Why did she leave, and what do I do now?
When I wrote my last story, I promised my next one would be a detective story of some kind. Sorry. I lied. Maybe not really a lie, so much. More like I tried to do it, but the story just kept going nowhere. Then I was out for drinks a month or so back and heard a guy telling his story. It started the way this one starts, and it got me to thinking about why people act the way they do. And it also got me to thinking about the endless criticism I get for not fleshing out my female characters enough–a criticism, granted, that was more muted with The Bar and Grill, bit is valid nonetheless.
So I decided to write this one and see where it took me. Halfway through the outline, it all just clicked. Sure, you may hate it, so the outline may have su@#cked. But it was easier than hell to write. And, even though the main character and storyteller is a male trying to figure out life after divorce, the more interesting characters–at least the ones I really enjoyed inventing and writing about–are the women. None of them, I think, are really the same. All of them, I fervently hope and pray, are three-dimensional. So be forewarned: Three-dimensional characters have flaws. Sorry, but I'm trying to write about real life.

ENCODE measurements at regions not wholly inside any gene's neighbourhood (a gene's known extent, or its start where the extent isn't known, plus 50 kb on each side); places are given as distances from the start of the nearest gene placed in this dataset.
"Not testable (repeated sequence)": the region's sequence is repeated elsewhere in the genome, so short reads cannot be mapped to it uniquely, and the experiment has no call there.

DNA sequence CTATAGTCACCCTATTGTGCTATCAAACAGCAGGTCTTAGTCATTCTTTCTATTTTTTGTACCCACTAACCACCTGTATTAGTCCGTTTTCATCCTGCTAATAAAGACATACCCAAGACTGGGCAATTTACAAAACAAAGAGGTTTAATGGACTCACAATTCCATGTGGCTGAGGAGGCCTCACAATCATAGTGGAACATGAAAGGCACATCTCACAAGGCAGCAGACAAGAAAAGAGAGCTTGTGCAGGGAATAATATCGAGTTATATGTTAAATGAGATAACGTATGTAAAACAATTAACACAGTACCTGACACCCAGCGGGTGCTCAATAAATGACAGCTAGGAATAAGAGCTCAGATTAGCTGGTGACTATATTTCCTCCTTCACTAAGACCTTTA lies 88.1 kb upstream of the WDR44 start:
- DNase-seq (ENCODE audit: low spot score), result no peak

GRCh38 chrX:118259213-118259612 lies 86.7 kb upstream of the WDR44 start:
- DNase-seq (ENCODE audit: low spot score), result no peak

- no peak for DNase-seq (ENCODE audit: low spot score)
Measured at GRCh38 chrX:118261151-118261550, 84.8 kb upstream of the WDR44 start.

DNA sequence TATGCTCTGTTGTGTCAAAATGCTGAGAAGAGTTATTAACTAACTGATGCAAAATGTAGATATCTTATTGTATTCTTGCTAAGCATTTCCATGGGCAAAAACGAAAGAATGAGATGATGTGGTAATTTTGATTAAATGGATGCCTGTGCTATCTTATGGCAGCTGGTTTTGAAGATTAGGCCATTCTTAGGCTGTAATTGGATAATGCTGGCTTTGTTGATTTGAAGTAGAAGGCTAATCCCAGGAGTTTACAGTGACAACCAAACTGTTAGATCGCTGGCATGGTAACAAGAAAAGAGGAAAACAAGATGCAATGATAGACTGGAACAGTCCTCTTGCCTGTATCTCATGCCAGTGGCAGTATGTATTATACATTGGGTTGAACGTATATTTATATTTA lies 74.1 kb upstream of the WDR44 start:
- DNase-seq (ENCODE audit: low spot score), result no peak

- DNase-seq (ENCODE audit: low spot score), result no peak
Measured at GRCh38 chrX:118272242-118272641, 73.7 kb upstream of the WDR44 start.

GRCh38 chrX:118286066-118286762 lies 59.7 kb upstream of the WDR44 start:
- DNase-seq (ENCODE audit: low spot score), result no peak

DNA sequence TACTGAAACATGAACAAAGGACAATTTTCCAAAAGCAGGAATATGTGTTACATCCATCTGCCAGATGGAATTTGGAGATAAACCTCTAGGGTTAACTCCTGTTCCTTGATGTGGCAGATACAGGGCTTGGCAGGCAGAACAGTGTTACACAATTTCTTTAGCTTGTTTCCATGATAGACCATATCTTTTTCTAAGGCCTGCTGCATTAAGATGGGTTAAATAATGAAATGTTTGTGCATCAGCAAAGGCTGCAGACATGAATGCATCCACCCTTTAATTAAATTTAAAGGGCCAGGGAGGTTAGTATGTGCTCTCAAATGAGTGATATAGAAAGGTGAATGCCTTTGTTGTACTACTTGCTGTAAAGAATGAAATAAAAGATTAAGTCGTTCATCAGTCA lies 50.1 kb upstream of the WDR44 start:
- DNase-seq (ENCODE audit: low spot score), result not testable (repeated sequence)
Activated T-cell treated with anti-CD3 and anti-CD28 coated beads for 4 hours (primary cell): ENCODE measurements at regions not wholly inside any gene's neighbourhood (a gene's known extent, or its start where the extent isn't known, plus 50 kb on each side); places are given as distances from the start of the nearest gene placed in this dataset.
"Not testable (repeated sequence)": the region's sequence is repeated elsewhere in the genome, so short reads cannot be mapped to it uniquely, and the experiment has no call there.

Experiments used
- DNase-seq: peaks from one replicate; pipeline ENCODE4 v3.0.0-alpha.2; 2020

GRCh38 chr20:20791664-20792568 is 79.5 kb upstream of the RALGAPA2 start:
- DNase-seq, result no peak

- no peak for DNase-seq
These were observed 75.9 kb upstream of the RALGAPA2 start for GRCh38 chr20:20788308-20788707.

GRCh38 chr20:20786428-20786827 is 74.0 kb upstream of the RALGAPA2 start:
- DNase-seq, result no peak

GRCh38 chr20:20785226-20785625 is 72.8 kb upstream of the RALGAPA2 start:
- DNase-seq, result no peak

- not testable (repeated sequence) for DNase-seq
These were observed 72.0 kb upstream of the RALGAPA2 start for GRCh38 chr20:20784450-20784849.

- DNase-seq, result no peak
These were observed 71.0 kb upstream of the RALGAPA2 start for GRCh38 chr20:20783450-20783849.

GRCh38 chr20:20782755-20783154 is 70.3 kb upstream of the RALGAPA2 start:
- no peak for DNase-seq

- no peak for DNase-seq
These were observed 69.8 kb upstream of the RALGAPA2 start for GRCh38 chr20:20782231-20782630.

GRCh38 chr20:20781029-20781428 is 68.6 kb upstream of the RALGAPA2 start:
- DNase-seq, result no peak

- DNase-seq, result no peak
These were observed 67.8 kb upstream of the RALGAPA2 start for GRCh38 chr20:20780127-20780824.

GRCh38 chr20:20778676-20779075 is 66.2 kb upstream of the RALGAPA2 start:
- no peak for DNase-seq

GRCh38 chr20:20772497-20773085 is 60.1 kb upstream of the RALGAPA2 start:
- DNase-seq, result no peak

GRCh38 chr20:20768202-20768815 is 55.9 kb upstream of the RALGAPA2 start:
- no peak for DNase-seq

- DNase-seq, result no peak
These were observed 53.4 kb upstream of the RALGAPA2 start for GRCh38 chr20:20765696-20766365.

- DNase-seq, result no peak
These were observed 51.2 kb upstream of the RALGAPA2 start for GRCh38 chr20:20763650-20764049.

Before you begin, I want to warn you about a few things. First, this is a 6-part series. Don't, for God's sake, judge the book by the first part. Unless, of course, it really su@#cks. HarryinVA, please don't hate my main male character until at least part three, but make damned sure you weigh in with your thoughts. All of you, these characters are going to grow as the story goes forward, so please keep an eye out for that.
And DanielQSteele, get your ass moving on When We Were Married! (Sorry, but I'm going to nag you until you're done with it. Despite my comments to the past several chapters, you really are fu@#cking brilliant!)
Thanks to all for taking the time to read this, and particular thanks to those who take the additional time to comment.